The governor replaced a panel of regulators Thursday to oversee New Mexico’s horse racing industry amid a legal battle centered on the state’s sixth and final license for a racetrack and casino.
The New Mexico Racing Commission’s newly appointed five members will decide the contentious competition for the lucrative license that includes a contested feasibility study on the economics behind the five proposals under consideration.
Democratic Gov. Michelle Lujan Grisham said she expects the commissioners to be fair and equitable.
“These five individuals are experienced and knowledgeable, and I have every confidence they will ably regulate and promote the continued development of this industry,” she said in a statement.
The appointments include two members who previously served on the panel as well as others who have been involved in the industry for years.
• Beverly Bourguet was a commission member from 2011 to 2015 and is a founding member of the Downs at Albuquerque Chaplaincy. She breeds and raises quarter horses and races quarter horses and thoroughbreds.
• David “Hossie” Sanchez, owner of San Bar Racing LLC, was a commissioner from 2003 to 2009 and has served on the State Fair Commission since 2009.
• John Buffington, former chief operating officer of the San Juan Regional Medical Center, has decades of experience as an owner and breeder.
• Freda McSwane, an attorney from southern New Mexico, is an owner and breeder.
• Construction company owner Billy G. Smith has been involved in the racing industry since the 1970s. He also has served on various boards for the American Quarter Horse Association.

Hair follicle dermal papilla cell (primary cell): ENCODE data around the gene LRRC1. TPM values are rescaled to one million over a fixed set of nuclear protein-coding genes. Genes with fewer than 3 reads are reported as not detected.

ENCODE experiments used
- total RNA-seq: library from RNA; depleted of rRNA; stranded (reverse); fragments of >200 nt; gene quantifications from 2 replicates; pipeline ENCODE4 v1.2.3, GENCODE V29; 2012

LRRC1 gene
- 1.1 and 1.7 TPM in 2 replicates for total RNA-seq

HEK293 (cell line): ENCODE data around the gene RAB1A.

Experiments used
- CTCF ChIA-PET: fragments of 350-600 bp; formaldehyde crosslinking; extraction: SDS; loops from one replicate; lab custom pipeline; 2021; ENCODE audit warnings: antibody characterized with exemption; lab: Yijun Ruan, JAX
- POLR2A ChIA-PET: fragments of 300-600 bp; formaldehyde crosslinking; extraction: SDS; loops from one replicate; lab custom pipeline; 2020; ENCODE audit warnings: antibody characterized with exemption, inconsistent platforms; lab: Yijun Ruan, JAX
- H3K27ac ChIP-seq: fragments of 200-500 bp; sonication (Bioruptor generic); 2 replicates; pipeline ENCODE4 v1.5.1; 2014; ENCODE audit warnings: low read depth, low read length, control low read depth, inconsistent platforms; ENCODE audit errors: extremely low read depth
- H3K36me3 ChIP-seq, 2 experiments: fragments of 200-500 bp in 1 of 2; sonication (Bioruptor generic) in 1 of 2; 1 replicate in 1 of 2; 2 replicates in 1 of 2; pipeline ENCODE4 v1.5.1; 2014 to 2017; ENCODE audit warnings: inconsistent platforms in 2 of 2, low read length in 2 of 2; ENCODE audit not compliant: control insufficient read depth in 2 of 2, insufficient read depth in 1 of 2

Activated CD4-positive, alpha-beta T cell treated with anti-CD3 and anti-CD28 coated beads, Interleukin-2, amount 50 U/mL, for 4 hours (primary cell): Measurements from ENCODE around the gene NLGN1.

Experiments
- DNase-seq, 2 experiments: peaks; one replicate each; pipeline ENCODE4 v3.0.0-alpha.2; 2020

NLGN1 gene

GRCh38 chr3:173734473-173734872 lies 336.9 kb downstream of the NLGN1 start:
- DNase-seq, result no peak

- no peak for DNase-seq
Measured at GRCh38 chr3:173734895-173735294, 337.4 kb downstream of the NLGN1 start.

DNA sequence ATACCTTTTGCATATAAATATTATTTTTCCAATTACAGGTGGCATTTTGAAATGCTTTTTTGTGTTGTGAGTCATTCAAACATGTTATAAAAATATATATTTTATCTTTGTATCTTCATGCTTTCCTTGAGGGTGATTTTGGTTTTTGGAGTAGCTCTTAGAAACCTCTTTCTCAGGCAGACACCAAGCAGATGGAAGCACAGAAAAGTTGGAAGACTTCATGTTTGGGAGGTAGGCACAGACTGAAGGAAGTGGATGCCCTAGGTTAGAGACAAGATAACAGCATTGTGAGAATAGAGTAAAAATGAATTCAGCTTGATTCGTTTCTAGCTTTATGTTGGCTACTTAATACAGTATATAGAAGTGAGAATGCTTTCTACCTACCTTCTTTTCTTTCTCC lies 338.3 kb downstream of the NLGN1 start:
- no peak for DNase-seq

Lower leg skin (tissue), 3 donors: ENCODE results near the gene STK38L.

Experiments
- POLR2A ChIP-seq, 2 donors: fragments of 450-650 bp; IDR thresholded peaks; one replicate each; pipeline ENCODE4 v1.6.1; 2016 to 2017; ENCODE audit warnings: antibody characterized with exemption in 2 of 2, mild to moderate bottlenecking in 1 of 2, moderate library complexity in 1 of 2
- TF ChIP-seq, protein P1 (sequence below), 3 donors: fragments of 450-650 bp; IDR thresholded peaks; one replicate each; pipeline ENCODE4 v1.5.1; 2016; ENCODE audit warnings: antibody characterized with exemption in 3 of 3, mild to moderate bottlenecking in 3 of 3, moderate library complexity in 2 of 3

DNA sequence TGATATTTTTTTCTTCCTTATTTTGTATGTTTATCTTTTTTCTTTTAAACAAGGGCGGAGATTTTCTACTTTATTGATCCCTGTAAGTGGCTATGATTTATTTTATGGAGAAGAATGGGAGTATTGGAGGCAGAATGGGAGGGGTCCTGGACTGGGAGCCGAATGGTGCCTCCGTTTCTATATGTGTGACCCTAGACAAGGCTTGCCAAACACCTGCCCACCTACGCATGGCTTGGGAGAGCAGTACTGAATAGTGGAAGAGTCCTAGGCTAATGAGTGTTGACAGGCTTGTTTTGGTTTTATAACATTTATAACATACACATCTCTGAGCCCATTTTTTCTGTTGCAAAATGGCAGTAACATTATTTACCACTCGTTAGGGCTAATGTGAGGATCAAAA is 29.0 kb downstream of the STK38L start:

The previous commission repeatedly put off a vote on the racino license, saying the legal dispute needed to be addressed before the panel could move forward.
The board recently took a step toward doing that by ratifying a proposed settlement with one of the applicants, but it will be up to a judge to decide whether to dismiss the case.
With the case pending, it could be a month before the new commission provides any insight into how it will handle the racino license. The next meeting will be May 16.
Attorneys for some applicants are concerned that the commission might have to restart the process. Others say there’s nothing to prevent the new commissioners from reviewing all the past meeting minutes, feasibility study and public comments before determining whether to award the license.
Lujan Grisham had asked the commission earlier this year for more research and information on the selection process. The previous commissioners did not fulfill that request.
The applications include three separate proposals for a racino in the Clovis area, one in Tucumcari and one in Lordsburg.
Under state compacts with casino-operating tribes, only six racinos are allowed in New Mexico. The five existing establishments are in Hobbs, Ruidoso, Farmington, Albuquerque and Sunland Park.
The existing racinos have voiced concerns about adding a sixth venue, saying doing so would hurt their business. They have described New Mexico’s racing industry as far from healthy, saying additional forces could result in more downward pressure on the industry.
Campaign records show Lujan Grisham received political donations from the existing racinos and their owners, as well as individuals and companies with ties to at least two of the license applicants.